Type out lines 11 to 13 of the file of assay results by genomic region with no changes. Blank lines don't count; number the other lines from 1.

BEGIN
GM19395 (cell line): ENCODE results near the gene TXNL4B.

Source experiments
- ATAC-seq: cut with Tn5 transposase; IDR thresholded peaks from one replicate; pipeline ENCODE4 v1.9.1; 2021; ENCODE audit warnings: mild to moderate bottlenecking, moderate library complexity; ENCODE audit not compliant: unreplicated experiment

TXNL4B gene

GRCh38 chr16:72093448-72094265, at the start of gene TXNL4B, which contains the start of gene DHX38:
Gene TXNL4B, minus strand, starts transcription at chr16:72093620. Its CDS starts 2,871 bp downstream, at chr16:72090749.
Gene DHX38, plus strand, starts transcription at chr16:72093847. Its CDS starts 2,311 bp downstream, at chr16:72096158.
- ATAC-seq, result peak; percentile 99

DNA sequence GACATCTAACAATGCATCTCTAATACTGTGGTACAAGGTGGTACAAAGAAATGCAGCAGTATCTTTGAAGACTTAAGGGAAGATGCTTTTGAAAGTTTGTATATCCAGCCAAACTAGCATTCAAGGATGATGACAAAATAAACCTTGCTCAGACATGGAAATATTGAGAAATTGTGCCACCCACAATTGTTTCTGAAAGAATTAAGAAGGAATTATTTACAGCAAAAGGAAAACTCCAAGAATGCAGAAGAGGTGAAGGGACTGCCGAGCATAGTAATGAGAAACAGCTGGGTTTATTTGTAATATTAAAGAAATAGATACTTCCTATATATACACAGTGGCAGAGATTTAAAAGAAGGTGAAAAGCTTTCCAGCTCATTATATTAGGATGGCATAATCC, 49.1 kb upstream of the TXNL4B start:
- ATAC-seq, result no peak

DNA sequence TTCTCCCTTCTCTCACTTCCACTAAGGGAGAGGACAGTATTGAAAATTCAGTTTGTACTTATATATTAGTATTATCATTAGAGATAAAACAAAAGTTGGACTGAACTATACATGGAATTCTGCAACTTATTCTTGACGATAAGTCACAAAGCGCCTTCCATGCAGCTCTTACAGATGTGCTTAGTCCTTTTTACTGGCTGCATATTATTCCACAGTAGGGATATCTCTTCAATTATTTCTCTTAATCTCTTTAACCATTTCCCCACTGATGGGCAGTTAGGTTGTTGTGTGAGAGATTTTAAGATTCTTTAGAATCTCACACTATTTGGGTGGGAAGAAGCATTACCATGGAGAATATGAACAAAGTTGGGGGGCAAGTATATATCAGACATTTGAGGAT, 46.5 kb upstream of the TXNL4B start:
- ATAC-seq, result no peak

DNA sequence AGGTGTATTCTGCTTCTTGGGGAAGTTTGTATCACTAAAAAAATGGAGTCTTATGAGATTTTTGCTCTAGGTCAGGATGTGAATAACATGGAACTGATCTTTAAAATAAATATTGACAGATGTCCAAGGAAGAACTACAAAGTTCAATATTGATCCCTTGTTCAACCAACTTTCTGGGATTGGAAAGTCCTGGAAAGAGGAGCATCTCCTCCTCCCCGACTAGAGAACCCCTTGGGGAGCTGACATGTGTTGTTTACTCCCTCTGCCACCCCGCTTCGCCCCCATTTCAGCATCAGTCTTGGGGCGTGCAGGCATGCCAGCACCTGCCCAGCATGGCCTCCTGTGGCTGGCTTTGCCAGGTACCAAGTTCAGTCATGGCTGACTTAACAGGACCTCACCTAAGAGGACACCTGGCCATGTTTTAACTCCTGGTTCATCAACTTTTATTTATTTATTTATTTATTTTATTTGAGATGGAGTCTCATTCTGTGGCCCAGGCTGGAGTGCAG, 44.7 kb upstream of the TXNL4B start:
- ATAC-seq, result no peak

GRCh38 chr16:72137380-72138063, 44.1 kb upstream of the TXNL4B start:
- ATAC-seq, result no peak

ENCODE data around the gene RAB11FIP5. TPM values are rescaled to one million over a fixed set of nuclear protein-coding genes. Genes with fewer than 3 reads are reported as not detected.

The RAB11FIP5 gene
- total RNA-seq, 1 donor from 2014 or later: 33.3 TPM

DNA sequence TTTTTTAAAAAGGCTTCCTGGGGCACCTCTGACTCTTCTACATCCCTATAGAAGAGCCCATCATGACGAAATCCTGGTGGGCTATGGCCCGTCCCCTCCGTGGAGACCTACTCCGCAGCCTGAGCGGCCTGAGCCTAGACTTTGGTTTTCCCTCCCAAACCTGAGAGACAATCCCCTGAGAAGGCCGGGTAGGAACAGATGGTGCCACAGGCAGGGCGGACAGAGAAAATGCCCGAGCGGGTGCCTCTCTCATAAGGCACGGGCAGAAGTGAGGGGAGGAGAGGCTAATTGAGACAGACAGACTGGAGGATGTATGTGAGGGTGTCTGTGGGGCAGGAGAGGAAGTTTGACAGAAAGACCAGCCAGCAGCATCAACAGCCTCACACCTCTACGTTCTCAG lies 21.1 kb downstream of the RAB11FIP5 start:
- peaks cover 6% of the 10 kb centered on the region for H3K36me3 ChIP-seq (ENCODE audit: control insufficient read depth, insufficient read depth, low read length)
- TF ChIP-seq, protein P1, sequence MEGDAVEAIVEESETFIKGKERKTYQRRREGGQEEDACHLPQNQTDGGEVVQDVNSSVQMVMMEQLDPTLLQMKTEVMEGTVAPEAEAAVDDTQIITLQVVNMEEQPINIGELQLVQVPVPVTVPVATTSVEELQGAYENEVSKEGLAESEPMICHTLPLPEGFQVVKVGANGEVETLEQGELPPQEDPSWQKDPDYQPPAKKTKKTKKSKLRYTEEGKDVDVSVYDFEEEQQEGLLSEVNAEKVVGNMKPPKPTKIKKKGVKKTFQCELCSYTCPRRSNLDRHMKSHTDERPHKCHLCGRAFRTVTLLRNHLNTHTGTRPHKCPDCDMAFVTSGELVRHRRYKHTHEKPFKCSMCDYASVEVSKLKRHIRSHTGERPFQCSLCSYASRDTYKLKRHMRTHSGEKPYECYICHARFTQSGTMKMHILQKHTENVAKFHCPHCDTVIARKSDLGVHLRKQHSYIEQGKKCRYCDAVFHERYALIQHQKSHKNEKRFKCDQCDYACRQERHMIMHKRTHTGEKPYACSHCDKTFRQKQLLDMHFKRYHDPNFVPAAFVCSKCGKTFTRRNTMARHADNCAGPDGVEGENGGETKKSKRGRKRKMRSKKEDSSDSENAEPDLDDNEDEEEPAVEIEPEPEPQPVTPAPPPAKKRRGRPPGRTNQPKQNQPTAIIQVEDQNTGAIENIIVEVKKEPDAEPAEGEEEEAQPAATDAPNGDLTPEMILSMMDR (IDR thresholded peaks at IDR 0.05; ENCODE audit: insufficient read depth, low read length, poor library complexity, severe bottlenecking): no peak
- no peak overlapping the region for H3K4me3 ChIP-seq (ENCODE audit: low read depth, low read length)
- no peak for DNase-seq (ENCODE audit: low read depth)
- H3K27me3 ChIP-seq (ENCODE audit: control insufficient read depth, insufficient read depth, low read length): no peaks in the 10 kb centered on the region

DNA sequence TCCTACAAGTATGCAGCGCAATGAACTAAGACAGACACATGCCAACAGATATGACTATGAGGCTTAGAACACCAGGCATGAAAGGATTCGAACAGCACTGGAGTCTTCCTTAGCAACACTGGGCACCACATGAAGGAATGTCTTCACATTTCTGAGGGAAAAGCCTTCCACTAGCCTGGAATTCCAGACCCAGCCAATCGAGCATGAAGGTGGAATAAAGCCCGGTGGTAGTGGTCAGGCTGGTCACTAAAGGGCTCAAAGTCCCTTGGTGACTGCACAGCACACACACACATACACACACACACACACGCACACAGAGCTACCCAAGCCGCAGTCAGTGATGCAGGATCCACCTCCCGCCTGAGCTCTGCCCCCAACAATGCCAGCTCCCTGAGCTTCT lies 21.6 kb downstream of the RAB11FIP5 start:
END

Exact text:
DNA sequence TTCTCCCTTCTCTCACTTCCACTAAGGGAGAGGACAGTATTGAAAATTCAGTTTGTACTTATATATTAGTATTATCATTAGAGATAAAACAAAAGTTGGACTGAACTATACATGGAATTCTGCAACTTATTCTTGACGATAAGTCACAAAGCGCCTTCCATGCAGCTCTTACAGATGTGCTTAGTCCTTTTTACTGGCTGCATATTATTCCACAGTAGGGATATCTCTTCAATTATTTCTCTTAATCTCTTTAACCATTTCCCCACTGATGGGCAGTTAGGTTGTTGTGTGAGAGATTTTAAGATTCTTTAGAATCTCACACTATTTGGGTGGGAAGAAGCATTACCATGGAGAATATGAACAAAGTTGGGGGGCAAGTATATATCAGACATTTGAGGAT, 46.5 kb upstream of the TXNL4B start:
- ATAC-seq, result no peak

DNA sequence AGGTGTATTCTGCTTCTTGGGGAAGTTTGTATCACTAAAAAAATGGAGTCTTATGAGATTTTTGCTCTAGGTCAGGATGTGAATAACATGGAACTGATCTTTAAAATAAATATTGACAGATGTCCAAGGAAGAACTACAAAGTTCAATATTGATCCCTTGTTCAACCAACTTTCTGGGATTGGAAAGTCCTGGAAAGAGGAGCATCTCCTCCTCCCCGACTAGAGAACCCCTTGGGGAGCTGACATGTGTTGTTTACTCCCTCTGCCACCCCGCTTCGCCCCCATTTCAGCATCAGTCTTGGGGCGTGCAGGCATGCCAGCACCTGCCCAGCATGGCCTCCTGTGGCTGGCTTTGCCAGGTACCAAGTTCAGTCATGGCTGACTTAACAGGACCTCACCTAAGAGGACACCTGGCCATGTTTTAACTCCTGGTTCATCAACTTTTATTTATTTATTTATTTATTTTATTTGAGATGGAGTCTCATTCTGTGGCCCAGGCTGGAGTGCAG, 44.7 kb upstream of the TXNL4B start: